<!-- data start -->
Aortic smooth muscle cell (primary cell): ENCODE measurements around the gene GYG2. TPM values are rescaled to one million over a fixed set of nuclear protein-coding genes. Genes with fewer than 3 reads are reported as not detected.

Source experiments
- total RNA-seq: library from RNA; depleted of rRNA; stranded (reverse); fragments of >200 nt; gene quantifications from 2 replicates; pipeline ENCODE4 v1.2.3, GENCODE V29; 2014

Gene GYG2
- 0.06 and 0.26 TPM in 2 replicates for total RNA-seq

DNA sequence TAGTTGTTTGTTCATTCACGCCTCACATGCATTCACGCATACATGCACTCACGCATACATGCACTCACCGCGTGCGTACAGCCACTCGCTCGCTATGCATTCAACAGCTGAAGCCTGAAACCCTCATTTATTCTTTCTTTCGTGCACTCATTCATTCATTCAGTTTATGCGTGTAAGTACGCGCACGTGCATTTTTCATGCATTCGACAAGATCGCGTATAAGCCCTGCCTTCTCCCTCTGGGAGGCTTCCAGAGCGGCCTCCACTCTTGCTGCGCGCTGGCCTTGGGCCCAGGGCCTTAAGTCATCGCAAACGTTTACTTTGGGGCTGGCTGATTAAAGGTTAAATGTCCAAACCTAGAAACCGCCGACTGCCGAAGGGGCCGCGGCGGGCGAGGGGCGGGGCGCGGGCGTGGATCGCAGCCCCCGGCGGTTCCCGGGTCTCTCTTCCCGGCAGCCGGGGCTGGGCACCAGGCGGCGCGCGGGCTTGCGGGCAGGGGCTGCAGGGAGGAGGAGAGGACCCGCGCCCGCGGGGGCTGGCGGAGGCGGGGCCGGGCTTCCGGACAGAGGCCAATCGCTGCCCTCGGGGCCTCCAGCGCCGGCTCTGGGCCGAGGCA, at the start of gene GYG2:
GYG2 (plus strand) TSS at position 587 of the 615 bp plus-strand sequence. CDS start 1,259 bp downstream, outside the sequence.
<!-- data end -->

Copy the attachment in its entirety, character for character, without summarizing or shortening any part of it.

Aortic smooth muscle cell (primary cell): ENCODE measurements around the gene GYG2. TPM values are rescaled to one million over a fixed set of nuclear protein-coding genes. Genes with fewer than 3 reads are reported as not detected.

Source experiments
- total RNA-seq: library from RNA; depleted of rRNA; stranded (reverse); fragments of >200 nt; gene quantifications from 2 replicates; pipeline ENCODE4 v1.2.3, GENCODE V29; 2014

Gene GYG2
- 0.06 and 0.26 TPM in 2 replicates for total RNA-seq

DNA sequence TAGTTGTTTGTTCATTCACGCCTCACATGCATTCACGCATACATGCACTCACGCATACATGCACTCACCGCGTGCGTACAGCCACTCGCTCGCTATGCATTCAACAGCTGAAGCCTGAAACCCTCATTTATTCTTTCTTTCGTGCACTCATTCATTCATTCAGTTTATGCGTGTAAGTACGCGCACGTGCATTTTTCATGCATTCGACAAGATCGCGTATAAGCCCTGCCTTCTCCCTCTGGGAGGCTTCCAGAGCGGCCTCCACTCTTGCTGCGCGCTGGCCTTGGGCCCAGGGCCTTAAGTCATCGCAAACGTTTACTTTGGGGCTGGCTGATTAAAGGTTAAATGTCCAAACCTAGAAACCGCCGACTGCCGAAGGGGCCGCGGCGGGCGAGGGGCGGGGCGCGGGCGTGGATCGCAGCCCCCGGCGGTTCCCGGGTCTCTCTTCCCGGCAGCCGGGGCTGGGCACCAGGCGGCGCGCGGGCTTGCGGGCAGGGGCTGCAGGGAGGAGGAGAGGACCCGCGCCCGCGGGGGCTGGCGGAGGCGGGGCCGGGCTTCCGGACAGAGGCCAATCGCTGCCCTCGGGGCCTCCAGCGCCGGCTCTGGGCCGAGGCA, at the start of gene GYG2:
GYG2 (plus strand) TSS at position 587 of the 615 bp plus-strand sequence. CDS start 1,259 bp downstream, outside the sequence.